My first robot(hopefully)

Recently I was bit with with the robotics bug. After a lot of Google searching and advice from kids on my high school’s robotics team I decided that it sounded like a reasonable project for me to start. I’m still in the planning stages and I still don’t know if will actually be able to t make this project work. Essentially I just want to make robot that I can experiment with. I’m on a very limited budget which complicate things even more. At the current moment I want to use and Arduino Mega 2560 as the controller. I want to use two

RS550 Motors - 12V from banebots along with two
P60 Gearboxes: Stock, Standard Shaft, RS-540/550 Mount, 16:1 also from banebots. From what little knowledge I have I understand that I’m going to need motor controllers for each of the motors. What I don’t know is exactly what I’m looking for. I know that they will require a different power source then the arduino. So what do I use for motor controllers and what do I use to power them? I’m probably in way over my head, but I seriously can’t stop thinking about this project and all the possibilities it has. Any advice is greatly appreciated.

Sounds like fun! you could probably use the Banebots speed controllers too

the 12-45 might be the way to go, even if you’re not going to use it’s full capacity.

Is this another one of those parts that I just have bite the bullet as far as cost goes, or is cheaper to create myself or buy someplace else?

From what I’ve seen you either spend the money buying controllers, or you spend time figuring out how to make your own, and probably end up spending at least as much on parts :slight_smile:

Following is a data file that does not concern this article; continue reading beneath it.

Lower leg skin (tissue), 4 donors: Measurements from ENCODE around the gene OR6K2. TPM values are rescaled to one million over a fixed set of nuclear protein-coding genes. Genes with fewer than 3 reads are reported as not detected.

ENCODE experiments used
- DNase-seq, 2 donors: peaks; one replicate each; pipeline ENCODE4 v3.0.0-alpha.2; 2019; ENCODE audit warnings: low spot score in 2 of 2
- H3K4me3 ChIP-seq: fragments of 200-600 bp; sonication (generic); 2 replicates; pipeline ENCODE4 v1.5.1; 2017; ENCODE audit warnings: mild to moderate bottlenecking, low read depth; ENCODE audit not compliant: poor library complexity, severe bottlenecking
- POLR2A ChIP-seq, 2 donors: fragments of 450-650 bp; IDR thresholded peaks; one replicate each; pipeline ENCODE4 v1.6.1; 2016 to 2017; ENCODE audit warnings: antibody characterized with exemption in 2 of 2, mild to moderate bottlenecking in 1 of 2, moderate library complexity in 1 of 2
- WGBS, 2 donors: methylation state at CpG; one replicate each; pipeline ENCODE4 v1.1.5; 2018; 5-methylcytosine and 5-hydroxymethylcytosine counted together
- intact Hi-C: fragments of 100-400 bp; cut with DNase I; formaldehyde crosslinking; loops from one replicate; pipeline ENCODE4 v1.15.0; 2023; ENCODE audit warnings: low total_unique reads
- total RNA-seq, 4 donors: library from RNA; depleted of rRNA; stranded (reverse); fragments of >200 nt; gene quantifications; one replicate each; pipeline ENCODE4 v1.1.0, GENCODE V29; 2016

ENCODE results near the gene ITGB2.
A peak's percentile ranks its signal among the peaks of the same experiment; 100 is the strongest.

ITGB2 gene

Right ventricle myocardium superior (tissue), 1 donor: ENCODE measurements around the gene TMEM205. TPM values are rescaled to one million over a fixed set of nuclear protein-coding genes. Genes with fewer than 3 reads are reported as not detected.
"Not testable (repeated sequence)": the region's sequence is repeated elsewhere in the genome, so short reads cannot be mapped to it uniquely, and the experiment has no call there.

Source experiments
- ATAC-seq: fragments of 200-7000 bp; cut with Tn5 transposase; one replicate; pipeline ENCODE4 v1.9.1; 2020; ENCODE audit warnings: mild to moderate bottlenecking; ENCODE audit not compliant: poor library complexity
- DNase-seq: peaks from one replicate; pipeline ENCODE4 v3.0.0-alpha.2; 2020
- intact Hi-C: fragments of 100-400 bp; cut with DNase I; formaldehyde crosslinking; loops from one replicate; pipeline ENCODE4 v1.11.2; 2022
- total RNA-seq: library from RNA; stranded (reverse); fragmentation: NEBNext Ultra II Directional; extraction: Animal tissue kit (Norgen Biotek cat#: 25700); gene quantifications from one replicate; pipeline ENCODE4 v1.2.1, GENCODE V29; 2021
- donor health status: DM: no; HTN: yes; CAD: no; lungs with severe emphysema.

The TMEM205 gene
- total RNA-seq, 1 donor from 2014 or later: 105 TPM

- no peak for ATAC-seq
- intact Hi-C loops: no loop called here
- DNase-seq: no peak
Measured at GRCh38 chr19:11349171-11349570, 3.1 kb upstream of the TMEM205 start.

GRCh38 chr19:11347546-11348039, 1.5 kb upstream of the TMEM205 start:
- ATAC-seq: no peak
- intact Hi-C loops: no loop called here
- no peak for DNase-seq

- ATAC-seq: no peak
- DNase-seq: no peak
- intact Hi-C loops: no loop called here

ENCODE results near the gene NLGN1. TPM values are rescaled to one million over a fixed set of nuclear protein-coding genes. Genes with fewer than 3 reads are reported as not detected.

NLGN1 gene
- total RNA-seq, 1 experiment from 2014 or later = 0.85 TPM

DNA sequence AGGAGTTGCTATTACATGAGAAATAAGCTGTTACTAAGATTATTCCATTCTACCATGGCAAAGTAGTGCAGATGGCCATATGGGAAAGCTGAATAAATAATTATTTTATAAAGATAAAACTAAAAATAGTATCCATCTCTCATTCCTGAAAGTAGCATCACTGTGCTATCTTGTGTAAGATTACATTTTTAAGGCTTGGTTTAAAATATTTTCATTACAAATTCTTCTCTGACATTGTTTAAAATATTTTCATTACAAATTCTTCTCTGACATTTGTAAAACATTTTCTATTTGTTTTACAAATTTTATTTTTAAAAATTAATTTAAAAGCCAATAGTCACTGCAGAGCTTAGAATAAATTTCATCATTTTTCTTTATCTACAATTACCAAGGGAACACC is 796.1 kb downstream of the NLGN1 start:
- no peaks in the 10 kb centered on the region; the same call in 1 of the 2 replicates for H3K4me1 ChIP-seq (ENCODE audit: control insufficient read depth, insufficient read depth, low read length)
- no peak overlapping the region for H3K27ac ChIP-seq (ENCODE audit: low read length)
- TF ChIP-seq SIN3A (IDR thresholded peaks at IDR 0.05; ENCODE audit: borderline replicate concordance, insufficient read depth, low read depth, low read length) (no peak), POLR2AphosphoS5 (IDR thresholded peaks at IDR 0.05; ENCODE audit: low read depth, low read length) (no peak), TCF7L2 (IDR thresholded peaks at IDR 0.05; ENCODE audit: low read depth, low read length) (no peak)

You can shop around and see what’s out there, but keep in mind that you need reverse also.

OK. Thanks a lot :slight_smile:

I guess my only other question is What am I looking for when I’m shopping for a motor controller? What information do I need to have on the motor in order to make these decisions accurately?

Can I suggest that instead of spending upwards of $65 (that seems to be a minimum for motor controllers, you build an H-Bridge. They’re a simple, intuitive, and fairly cheap (like $5-10) to make. I warn you- you do need some electronics / soldering skills and basic knowledge of circuits and common components.
Here is one decent tutorial:
And here is the chip:
And last, here is another method of dual direction motor speed control- the darlington transistor. I very much suggest this method. It’s a better place to start. I am making a bunch of these for an animatronic I’m finishing up this summer.

Good Luck!

The problem with these methods is simply the amount of current that the controller needs to handle. Most of the pages you’ll find on the Internet describing these circuits are targeting small ~3-5W “hobby motors,” whereas something like the RS-550 will pull hundreds of Watts at stall (the specs cite a 85A stall current) (hopefully you’ll never get there if you just want a robot "that you can experiment with) and even unloaded, they’ll pull 30W.

It is possible to build your own controller that can handle these kinds of loads (the Open Source Motor Controller project comes to mind), but as squirrel says, you may end up spending as much on parts if you’re only building a couple, and this depends on much you trust your electronics skills (nasty things happen when that much current goes places it shouldn’t). It would be a fantastic learning experience, but I would suggest tracking down an electronics mentor from your friendly neighborhood robotics team to help you with the project.